September 19, 2012
I’m sitting on a flight home from St. Louis and reflecting on the past two days at the Touch Technology Applications for Children with Special Needs Conference. I first became aware of this event when a Facebook friend Debra Bryant told me about it. Debra is a BCaBA, LBA, and President of ABA Consulting Services, LLC in St. Louis. She is also the mastermind behind the event. Debra had been watching all of the amazing developments in technology and all of the fantastic and dedicated developers that were creating products for special needs children. She was also aware that many parents and professionals are overwhelmed with the number and variety of solutions out there. How many of us have heard someone say to us “I finally got an iPad for my school/child – now how do I find the right apps to put on it?” It doesn’t help that many are intimidated by the same technologies that their kids seem have an instinctual understanding of. How often do adults ask children to show them how to use technology?
So Debra decided to create an event where developers like Brain Parade could get together and share our products and insights with the people who were searching for solutions. Instead of relying solely on the iTunes App store, social media sites and app review sites, this conference would allow them to see the products up close, try the products before buying them, ask questions, and offer their suggestions for improvements. What a concept – face to face conversations between vendors and their customers!
Stephanie O’Brien and I traveled to St. Louis for the event with high hopes, and a little concern. This was the first time this conference had been held and we all know that things don’t always go smoothly the first time. What if the turnout was really light, or the attendees were not the right people we were hoping to connect with? What if the venue was poor or the support lacking? Would it be worth our investment in time and money?
The good news is that Debra and the folks at St. Louis Main Events exceeded our expectations. The venue was great, the turnout was great, and the staff and support were awesome. The usual technical glitches showed up here and there, but that’s to be expected. The important thing is that the team handled them quickly and efficiently.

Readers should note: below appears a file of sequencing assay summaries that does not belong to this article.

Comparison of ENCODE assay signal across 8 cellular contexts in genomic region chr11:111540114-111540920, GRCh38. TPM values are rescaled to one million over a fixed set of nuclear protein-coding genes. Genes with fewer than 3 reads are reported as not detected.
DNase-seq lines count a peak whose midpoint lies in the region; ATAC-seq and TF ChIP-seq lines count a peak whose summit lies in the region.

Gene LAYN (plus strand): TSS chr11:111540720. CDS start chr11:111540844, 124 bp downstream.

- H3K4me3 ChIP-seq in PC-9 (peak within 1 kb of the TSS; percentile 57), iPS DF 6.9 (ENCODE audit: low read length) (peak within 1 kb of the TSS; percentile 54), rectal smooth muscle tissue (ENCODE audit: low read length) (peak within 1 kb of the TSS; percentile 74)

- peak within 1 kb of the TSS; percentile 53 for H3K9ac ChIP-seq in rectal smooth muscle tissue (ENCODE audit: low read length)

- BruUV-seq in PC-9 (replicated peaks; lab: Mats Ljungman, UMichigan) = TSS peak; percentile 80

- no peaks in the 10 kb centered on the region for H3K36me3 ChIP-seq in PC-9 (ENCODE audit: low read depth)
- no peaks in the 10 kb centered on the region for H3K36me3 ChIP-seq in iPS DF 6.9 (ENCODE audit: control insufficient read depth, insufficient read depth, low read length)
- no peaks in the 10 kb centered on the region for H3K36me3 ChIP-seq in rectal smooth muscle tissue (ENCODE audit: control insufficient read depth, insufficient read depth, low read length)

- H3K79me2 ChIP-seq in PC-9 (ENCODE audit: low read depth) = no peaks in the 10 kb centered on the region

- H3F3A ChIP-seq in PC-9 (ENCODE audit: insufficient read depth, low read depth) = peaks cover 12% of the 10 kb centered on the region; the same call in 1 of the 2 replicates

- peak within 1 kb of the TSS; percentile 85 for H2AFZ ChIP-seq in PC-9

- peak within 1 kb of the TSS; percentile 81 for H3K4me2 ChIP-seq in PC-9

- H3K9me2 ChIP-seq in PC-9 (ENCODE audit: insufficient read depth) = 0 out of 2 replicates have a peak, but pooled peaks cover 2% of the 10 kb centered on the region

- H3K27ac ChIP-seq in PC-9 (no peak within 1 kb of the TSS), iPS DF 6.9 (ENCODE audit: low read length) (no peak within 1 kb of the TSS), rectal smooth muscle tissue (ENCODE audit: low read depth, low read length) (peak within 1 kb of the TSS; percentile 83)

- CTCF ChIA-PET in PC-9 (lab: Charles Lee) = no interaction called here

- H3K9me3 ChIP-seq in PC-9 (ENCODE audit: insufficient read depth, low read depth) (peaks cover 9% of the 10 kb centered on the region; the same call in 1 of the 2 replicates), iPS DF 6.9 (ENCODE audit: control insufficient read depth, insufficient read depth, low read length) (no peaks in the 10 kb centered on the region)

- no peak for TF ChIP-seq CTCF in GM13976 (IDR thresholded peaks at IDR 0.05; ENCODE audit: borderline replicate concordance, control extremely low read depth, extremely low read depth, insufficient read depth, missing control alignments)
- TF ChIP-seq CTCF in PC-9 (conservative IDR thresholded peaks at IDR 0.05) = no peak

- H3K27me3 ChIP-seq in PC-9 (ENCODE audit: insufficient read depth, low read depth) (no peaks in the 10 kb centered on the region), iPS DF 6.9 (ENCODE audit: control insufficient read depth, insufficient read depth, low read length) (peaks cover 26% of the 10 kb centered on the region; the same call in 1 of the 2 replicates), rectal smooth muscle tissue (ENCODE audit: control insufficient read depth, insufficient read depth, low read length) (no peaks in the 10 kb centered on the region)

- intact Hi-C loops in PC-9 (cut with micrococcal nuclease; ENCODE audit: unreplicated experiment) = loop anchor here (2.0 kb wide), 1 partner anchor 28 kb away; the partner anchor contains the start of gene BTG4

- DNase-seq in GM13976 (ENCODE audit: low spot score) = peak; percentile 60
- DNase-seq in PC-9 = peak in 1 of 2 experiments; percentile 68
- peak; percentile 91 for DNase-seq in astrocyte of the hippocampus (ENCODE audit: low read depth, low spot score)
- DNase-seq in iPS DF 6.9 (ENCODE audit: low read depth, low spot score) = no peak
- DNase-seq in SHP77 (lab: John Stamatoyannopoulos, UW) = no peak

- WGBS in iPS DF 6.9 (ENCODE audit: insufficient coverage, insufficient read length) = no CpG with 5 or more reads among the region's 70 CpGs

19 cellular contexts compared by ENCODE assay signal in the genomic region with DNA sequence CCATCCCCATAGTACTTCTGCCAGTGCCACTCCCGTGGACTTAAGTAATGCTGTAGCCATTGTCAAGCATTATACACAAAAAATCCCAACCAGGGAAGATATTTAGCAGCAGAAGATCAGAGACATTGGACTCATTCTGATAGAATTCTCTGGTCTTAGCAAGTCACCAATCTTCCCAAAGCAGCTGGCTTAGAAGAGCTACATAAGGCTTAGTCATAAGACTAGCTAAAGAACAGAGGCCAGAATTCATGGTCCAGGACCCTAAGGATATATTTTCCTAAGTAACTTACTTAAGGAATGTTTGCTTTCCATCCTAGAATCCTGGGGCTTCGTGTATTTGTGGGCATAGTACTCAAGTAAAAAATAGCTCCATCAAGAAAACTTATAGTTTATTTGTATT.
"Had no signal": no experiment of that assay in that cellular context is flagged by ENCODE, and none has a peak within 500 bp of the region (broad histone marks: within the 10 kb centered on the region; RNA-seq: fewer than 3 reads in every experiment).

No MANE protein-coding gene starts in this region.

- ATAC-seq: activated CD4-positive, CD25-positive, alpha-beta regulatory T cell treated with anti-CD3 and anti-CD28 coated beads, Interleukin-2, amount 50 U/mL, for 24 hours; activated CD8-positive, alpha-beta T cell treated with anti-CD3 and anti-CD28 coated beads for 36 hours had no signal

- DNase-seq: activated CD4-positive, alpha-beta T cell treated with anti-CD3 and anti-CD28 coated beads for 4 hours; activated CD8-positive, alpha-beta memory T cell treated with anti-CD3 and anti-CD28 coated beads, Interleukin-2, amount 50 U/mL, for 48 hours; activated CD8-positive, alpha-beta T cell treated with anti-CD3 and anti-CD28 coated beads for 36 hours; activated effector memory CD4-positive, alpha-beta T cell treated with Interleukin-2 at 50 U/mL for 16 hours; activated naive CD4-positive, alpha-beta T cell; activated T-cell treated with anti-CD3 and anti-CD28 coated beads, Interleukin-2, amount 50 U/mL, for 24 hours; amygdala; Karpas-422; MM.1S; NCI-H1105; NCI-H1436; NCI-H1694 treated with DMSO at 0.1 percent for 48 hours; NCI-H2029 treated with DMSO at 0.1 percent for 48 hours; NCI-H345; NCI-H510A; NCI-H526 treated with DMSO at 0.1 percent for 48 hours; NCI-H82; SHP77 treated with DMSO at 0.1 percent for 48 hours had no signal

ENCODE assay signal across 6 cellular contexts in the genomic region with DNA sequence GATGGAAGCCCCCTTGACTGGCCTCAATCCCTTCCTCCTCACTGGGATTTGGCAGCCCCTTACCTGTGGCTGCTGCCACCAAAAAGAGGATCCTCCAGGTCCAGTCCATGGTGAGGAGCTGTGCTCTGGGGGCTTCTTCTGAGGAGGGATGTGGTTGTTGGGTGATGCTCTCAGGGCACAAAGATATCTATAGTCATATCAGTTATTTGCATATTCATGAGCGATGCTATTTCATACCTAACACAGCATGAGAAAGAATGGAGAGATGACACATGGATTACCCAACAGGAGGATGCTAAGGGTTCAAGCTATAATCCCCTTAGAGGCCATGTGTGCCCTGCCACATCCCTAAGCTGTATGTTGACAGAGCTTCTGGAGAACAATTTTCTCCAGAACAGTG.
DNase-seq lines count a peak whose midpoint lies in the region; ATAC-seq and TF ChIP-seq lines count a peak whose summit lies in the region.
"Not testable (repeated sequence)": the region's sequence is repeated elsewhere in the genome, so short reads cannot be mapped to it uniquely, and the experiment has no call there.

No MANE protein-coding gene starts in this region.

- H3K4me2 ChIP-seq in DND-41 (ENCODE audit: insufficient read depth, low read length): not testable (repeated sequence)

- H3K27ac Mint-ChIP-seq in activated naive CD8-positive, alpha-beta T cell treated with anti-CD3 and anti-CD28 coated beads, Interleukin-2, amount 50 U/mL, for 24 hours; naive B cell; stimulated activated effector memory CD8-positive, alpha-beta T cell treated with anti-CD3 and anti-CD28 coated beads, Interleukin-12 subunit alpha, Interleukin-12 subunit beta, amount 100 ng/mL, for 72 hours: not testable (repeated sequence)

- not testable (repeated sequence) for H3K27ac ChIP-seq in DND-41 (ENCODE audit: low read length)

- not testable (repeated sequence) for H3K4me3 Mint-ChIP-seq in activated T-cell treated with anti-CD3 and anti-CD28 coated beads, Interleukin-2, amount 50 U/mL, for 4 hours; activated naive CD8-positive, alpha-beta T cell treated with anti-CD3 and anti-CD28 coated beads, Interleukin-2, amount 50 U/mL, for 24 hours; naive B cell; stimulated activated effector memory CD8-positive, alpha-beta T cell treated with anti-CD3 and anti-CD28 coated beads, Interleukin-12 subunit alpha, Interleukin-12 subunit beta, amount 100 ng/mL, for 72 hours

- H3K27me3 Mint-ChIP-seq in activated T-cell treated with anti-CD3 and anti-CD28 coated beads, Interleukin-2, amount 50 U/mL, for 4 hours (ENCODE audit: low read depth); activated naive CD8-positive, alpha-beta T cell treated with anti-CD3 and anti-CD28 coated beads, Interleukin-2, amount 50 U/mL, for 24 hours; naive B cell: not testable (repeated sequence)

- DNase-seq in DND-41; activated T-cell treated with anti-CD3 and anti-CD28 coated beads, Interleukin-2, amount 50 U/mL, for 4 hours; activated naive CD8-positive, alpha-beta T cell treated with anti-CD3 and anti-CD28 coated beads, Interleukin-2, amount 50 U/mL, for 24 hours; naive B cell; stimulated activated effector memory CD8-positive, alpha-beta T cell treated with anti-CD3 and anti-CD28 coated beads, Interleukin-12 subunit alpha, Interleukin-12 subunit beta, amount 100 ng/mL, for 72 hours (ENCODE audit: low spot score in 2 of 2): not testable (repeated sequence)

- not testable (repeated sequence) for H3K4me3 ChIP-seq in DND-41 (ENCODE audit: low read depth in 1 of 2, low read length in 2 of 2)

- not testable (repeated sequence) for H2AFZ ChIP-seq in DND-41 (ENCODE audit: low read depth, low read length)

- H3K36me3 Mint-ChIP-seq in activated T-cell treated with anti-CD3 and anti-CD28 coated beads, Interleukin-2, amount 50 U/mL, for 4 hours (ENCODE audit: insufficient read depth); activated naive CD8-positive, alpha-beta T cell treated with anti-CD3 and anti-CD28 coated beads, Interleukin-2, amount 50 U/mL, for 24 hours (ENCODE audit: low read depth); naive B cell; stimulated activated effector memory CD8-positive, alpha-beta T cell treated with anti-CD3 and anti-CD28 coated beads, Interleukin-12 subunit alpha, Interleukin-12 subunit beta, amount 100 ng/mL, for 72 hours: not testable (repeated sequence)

But the real gem of the event was the people that we met. People dropped by our booth throughout the day to learn about See.Touch.Learn.® and to share their unique situation or needs with us and ask for solutions. Often we had the solution right there and we showed it to them. Other times we directed them to other vendors that were present like Eric and Kristen Ferguson at Close 2 Home Apps whose AAC app So Much 2 Say was a better fit. It was a friendly and cooperative environment with all of us pursuing the same goal – to help those with special needs.
One of the unexpected benefits for Stephanie and I was the overwhelmingly positive feedback we received from people who were familiar with See.Touch.Learn. People stopped by just to say, “I LOVE your app, I use it all the time! I tell everyone about it!”. Others brought their colleagues over and said “This is the app I was telling you about!” See.Touch.Learn. has been downloaded almost a quarter million times, but getting feedback like that face-to-face and unsolicited was incredibly rewarding. You just don’t get that same boost from reading customer reviews of your product on iTunes.
On Tuesday we led a session titled “Teaching Language, Concepts, and Daily Living Skills (using picture cards) in the 21st Century”. In the morning before our session, we were told that there was a waiting list to get in – We had a sold out show! The St. Louis Main Events team quickly scrambled and added more seats to the room to accommodate the high demand. Based on my personal opinion and supported by feedback I received from some of the attendees, the presentation went great. As Stephanie and I delivered our prepared slides and demonstration, we were peppered with 20-30 questions from the audience – this was a very engaged group and we loved it. They all had their iPads out and we could hear the “dings” and “buzzes” as they followed along using See.Touch.Learn. on their iPads. We covered all of our material and we answered all the questions that were asked, but I got the feeling we could have gone on quite a bit longer. Stephanie said to me afterwards, “That was great. We need to do this more often”. She is right. And we will.
I want to thank Debra for creating this great venue for vendors like Brain Parade to connect with our customers and prospect face to face, one on one. It was an incredibly rewarding experience for us. I can’t wait to do it again.